points & future

Alfred Urrutia rampagingsloth@yahoo.com
Mon, 11 Nov 2002 10:24:11 -0800 (PST)

--- Peggy Wilkins <mozart@lib.uchicago.edu> wrote:

> the potential problem I see with this is that Playboy has already lost
> a lot of those "older" readers, for whatever reason.  (Actually, I
> think that would be a very interesting question to investigate.) 
> Past circulation figures (7 million at its height -- amazing!) speak
> to this; where did those readers go?  Does Playboy lose its impact for
> men as they age?  Would it really be feasible to put forth a
> concerted effort to get some of those readers back?  It also doesn't
> bode well for the future to cater to a bunch of older readers when
> Playboy's long term survival is dependent on getting new readers.
> The faithful oldies like us will steadily disappear; at the most
> extreme, we will eventually die.  They need to continually refresh
> their reader base, even if only at a slow pace, just to maintain
> current circulation.

There are two parts to this that must be considered - Is Playboy doing
the right thing (going after the right demographic) and, more for some
people who grew up with Playboy, does it matter if that right thing
ignores some of those older readers?  If Playboy is changed in order
to appease people who want it to be more satisfying to them and they
aren't the real target of Playboy (like it or not) then they are
asking for a new magazine.  Imagine back to when you first got into
Playboy and just when you were really starting to enjoy it and
appreciate it Hefner all of a sudden threw some demographic curveball
into it and it veered off into subjects and pictorials that you
couldn't give a shit about. That's what the above question is sort of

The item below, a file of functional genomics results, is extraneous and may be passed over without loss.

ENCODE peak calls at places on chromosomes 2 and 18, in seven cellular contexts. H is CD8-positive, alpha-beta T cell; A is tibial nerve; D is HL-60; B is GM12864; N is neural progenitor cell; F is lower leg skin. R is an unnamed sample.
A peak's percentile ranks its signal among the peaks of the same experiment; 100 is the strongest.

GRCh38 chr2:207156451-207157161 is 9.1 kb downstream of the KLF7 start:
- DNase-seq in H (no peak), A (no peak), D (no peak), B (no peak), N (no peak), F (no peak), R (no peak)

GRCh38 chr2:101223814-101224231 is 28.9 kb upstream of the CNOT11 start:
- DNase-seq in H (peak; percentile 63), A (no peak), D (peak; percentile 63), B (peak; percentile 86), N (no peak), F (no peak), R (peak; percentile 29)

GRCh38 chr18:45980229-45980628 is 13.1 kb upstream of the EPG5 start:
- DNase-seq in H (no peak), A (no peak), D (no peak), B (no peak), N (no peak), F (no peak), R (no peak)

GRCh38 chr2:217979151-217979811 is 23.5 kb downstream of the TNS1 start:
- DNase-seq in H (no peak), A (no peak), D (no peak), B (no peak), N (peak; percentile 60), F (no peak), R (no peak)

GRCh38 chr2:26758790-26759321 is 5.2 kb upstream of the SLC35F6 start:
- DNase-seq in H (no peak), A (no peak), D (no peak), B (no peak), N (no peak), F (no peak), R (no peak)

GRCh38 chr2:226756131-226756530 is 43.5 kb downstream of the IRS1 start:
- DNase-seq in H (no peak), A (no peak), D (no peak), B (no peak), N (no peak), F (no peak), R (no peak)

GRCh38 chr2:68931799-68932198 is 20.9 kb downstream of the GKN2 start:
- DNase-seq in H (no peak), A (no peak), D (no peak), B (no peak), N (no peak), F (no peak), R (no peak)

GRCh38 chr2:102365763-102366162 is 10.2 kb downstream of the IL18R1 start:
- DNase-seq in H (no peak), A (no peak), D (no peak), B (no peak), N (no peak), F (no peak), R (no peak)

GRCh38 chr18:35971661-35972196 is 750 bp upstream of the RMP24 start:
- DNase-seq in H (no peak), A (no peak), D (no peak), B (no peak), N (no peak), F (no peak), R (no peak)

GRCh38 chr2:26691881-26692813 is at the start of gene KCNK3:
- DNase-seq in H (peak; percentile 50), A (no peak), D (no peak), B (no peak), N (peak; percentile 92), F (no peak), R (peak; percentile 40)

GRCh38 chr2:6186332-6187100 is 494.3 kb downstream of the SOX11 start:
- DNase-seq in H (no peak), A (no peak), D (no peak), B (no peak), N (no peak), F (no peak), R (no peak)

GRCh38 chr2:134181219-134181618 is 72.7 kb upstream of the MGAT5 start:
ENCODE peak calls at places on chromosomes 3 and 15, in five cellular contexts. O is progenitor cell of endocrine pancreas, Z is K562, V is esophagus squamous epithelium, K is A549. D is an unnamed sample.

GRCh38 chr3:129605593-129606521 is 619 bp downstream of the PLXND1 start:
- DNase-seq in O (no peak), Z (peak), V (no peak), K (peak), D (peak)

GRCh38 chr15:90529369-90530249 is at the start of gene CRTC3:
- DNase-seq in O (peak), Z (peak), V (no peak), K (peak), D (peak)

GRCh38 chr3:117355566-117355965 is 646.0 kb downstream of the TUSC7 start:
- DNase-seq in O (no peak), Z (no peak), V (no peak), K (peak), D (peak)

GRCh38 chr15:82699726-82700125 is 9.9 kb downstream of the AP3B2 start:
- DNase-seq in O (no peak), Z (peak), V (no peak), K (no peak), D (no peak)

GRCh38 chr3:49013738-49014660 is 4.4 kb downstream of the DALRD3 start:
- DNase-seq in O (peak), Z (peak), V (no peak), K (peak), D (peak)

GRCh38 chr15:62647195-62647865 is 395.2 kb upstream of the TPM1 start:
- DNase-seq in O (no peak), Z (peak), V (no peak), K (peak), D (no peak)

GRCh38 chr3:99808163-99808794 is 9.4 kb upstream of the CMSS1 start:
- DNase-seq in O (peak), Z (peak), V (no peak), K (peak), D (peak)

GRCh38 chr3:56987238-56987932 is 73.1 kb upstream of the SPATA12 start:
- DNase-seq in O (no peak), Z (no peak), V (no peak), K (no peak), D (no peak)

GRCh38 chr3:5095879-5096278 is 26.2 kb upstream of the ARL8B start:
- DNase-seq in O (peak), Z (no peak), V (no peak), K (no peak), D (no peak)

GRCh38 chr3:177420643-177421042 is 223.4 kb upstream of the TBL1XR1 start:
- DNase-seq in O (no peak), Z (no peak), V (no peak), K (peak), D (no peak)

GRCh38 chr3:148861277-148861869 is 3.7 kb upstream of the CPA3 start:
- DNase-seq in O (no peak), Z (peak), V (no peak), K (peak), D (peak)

asking for now, for Playboy to change with its older audience,
forsaking the main audience it started aiming at.  I'd say that's one
thing that Playboy absolutely cannot do.  Even if it means I enjoy it
less because it's not really aimed at my tastes anymore, it must stay
consistent to what it's always been.  Now, if it fails at *that*, then
it needs a mechanic to come in and deal with the problems.

On the other hand, Hefner has aged along with his magazine.  Should the
emphasis be on the demographic or him?  If this is a magazine that's
supposed to please its creator then it probably must change, at least a
little, to address the changes in Hefner's life.  By doing that it will
sort of be aimed at the older readers, anyway.  We are dealing with a
magazine that has not gone through one complete cycle yet.  That cycle
being, of course, the end of Hefner's influence on the magazine. 
Either because he quits it or life quits him.  Not something enjoyable
to think about but *that* will be the crucial time to rethink and
possibly retool the magazine.  Since Hefner's wants will no longer be
in the equation.  I mean his initial, historical wants will be
well-known but no new changes will come from him.  Until then he will
drive the outlook and content of the magazine more than any of us.  If
it's successful, if it's what he wants, then we must be glad and accept
that even if we no longer connect with it.  I doubt that will happen to
me but I'm sure there are former subscribers out there who have no